But what exactly is a blog, or a web-log or whatever, I hear you ask? Well, according to Wikipedia, it is:
“a type of website or part of a website. Blogs are usually maintained by an individual with regular entries of commentary, descriptions of events, or other material such as graphics or video. Entries are commonly displayed in reverse-chronological order. “Blog” can also be used as a verb, meaning to maintain or add content to a blog.”
A blog can be anything from an online diary of day to day family life, through to a collection of 140 character cake reviews – a celebration of everything British, or a ‘letter home’ from foreign climes.
The great thing about blogging is that whoever you are or whatever you write about, there’ll be a little community just waiting to welcome you. There are parenting communities, foodie communities, and fabulous fashion blogging communities. Maybe you’re a woman who likes to write – be it fiction, poetry or even travel writing? Well you can join Judith’s Room, where you can submit your work for other people to read, chat to other writers, or get support if things aren’t going right?
These communities show the sheer power of blogging – a blogger is never alone, there’s always someone, somewhere floating about in the dark recesses of the internet with similar view or interests, or five minutes to spare. And what better example than Bloggers for Haiti? What started out as an email between friends suggesting that we each do a blog post raising money for a JustGiving page, ended up spreading across the whole of the country, and even across the world. The generosity of my wonderful, supportive commenters (some of whom have been reading my blog since I started writing four years ago) absolutely amazed me, and I discovered some fantastic new blogs to read too. Bloggers for Haiti raised £4351.50, plus numerous other donations to the DEC fund. A fantastic achievement and an example of the sheer force of community in blogging.
If you’re a mum and fancy having a go at writing a blog, check out my lovely friend Erica’s fantastic new Mum Blogger Ebook (if you’re not a Mum, don’t be put off by the title – there’s lots in here for any form of blogging: right from starting your own blog, to Search Engine Optimisation, right through to dealing with the press and PR companies (which you will, once you become a famous blogger in your own right!). I’ve been blogging for four years, but still learned absolutely loads.
The eBook is £25 at full price, but you can buy it for £20 (including the monetise your blog download as a bonus chapter which sells separately for £5). Just enter the discount code: ENGLISHMUM20
So yesterday, me and my chief photographer, AKA The Death Wish Child (armed with his new camera) travelled to The Real Food Festival at Earls Court as guests of the lovely Nick from My Daddy Cooks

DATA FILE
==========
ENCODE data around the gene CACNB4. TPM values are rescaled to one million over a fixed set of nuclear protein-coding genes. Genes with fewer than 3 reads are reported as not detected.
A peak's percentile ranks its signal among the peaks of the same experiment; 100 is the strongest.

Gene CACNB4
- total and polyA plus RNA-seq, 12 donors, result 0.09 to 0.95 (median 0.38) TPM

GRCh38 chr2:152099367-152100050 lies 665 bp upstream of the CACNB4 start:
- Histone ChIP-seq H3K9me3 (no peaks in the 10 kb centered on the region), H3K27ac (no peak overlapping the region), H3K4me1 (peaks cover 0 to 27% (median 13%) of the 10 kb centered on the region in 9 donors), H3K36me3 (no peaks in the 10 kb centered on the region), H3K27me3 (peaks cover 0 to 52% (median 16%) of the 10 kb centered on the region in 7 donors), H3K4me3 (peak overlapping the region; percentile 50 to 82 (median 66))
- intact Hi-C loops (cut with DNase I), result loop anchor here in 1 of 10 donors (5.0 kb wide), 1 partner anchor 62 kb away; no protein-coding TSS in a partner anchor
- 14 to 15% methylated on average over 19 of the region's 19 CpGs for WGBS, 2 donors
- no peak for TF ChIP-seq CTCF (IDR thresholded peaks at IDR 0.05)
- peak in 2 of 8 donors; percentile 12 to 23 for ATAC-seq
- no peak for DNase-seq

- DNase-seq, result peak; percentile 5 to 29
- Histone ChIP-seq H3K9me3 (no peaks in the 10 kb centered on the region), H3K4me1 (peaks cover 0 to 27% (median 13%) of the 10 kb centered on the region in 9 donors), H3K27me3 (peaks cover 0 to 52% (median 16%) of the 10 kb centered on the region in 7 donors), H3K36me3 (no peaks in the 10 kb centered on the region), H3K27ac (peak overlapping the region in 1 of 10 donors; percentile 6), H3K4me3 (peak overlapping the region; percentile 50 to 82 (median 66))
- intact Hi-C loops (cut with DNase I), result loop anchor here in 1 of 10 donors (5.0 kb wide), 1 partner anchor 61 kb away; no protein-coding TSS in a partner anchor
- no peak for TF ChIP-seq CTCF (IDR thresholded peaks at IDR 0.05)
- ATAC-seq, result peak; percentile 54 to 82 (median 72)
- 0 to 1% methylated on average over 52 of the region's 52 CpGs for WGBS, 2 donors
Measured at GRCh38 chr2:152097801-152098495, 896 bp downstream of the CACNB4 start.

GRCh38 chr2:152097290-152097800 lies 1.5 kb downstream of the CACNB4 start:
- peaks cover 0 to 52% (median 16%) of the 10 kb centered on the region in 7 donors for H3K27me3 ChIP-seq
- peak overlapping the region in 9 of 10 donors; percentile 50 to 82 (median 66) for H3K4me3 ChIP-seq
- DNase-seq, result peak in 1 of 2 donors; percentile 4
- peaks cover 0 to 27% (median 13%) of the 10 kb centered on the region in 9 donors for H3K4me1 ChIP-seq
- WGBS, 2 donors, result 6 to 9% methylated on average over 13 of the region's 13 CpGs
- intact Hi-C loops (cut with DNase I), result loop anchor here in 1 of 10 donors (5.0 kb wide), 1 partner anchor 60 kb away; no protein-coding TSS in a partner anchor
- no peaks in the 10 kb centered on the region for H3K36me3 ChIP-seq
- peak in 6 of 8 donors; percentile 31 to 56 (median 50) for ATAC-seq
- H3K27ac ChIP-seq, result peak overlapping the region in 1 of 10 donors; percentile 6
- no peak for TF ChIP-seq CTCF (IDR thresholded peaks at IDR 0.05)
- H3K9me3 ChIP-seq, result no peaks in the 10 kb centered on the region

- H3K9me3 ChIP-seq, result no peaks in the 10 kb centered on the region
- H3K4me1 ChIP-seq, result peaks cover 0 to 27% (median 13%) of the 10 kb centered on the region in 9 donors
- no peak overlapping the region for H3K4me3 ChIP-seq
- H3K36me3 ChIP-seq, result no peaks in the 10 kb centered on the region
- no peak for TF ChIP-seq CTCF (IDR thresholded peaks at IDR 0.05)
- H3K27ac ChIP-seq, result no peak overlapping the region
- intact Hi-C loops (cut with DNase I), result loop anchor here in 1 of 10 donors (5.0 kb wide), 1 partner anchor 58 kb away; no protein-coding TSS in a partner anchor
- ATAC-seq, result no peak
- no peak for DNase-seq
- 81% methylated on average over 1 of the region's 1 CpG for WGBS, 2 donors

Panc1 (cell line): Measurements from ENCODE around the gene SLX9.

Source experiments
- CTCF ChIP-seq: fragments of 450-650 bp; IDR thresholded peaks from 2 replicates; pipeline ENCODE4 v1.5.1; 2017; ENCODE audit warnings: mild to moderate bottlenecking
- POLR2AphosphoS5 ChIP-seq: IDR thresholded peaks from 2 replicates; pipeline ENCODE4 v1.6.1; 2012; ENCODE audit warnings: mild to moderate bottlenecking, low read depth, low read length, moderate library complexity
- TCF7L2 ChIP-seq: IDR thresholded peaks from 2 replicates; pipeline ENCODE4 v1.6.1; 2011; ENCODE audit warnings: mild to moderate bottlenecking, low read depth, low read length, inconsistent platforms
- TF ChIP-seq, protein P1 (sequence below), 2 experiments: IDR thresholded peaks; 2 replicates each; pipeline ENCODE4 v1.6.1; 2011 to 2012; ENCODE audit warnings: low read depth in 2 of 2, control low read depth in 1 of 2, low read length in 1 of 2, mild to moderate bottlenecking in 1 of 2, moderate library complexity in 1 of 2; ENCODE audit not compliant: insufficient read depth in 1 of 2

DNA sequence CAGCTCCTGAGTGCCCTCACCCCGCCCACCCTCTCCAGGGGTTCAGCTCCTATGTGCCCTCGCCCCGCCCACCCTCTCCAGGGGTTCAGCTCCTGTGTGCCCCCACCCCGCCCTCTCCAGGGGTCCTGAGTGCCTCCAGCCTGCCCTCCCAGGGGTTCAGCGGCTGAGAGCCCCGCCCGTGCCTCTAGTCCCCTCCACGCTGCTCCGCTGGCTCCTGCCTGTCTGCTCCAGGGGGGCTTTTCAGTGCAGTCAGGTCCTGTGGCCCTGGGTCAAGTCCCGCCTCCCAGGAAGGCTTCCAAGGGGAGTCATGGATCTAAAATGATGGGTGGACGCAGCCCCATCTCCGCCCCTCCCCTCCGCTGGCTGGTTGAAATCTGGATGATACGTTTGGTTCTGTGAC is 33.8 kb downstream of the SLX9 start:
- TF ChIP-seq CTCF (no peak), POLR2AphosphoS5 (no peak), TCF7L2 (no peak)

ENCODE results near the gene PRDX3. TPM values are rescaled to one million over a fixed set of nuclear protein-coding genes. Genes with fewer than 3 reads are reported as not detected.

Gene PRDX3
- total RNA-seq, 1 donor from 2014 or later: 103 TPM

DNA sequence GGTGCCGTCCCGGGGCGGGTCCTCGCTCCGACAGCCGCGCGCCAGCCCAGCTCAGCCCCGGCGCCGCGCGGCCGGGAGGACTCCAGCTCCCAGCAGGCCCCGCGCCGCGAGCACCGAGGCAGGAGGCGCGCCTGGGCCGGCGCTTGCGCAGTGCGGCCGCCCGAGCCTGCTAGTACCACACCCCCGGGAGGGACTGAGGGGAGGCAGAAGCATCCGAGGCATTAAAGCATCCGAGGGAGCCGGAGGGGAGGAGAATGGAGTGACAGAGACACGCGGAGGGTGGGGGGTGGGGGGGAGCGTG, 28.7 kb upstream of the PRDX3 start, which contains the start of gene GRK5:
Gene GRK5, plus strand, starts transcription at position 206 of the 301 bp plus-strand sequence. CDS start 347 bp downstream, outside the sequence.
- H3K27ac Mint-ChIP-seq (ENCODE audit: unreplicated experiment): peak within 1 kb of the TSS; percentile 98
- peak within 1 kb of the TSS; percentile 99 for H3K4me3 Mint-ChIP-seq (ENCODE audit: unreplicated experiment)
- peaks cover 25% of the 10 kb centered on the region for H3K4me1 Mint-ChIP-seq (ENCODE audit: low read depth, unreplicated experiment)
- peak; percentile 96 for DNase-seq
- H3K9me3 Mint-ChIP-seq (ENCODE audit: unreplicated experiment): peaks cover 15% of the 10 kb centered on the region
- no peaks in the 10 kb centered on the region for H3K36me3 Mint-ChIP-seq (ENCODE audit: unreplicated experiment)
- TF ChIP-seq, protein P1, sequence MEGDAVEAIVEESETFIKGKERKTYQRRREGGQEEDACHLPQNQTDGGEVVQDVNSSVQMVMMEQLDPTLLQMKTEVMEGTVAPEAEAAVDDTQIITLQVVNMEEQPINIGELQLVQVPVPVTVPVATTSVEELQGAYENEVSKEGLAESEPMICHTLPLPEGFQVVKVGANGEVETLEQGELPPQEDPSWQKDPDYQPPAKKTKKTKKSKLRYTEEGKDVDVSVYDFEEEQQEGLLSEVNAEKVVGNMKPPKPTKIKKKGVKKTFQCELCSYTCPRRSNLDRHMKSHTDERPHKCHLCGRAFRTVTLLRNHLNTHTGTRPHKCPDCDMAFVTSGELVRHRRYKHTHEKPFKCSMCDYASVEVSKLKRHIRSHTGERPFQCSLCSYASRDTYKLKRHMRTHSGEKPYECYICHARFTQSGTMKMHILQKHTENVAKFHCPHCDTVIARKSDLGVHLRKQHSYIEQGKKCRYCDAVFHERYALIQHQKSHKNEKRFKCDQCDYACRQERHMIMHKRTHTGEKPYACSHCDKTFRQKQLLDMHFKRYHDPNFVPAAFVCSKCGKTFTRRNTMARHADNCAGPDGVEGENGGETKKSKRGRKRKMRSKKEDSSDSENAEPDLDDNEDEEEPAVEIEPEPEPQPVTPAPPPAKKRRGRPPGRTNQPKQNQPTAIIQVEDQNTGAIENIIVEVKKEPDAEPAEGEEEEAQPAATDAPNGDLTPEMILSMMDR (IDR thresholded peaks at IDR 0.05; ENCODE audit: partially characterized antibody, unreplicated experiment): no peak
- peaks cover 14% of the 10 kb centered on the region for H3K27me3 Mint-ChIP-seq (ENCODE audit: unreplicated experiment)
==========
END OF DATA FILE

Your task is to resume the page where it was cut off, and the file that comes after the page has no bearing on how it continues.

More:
With the big four dominating our food industry (yes, yes, I know it’s convenient to buy strawberries at Christmas, but sheesh…) The Real Food Festival is a great idea to give our fabulous small food producers a push. The organisers of the festival even go so far as to subsidise food and drink producers so they can join the festival and get their names (and their fabulous products) out there for everyone to see.
Here’s a few highlights of our day:
Watching Nick (and little Archie) up on the bandstand talking about My Daddy Cooks (and even welling up a little listening to all that applause!)
Tasting the scrumptious ‘Britfruit’ frozen yogurt and talking mango with the lovely Chris from Arctic Farm very near English Towers up at High Wycombe in Buckinghamshire.
Stroking beautiful, gentle Petal the Water Buffalo from Laverstoke Park Farm and talking to her ‘Dad’ all about the benefits of buffalo milk (much easier to digest than normal cow’s milk)
Meeting walking chilli encyclopaedia and all round nice girl Joanna Plumb from Edible Ornamentals who supplies, amongst others, former Masterchef winner Thomasina Miers’ fabulous Mexican Restaurant, Wahaca.
Bagging an invitation from Simon Mead to come and visit P E Mead and Sons and watch them making their fabulous Chiltern Cold Pressed Extra Virgin Rapeseed Oil!
Sampling the wares of the amazing vodka- and gin-making legends that are Sipsmith (shout out to lovely James for his enthusiasm – and big samples!). I’m not a big vodka drinker, but their gin was absolutely delicious – really floral and aromatic. Nom nom:
Chatting to the lovely Rob Bookham from Bookham’s Real Food about his gorgeous parmesan-like cheese, fantastically named Not Just a Pasta Cheese, and trying out his new Sussex Charmer, a delicious cross between Cheddar and Parmesan. Drool.
Indulging in a rare old tasting session with Penny from Bramley and Gage the liqueur makers, and getting great advice about using their Organic Sloe Gin to add to champagne to make a ‘Sloegasm’ (ooh, and their Elderflower Liqueur is out of this world too).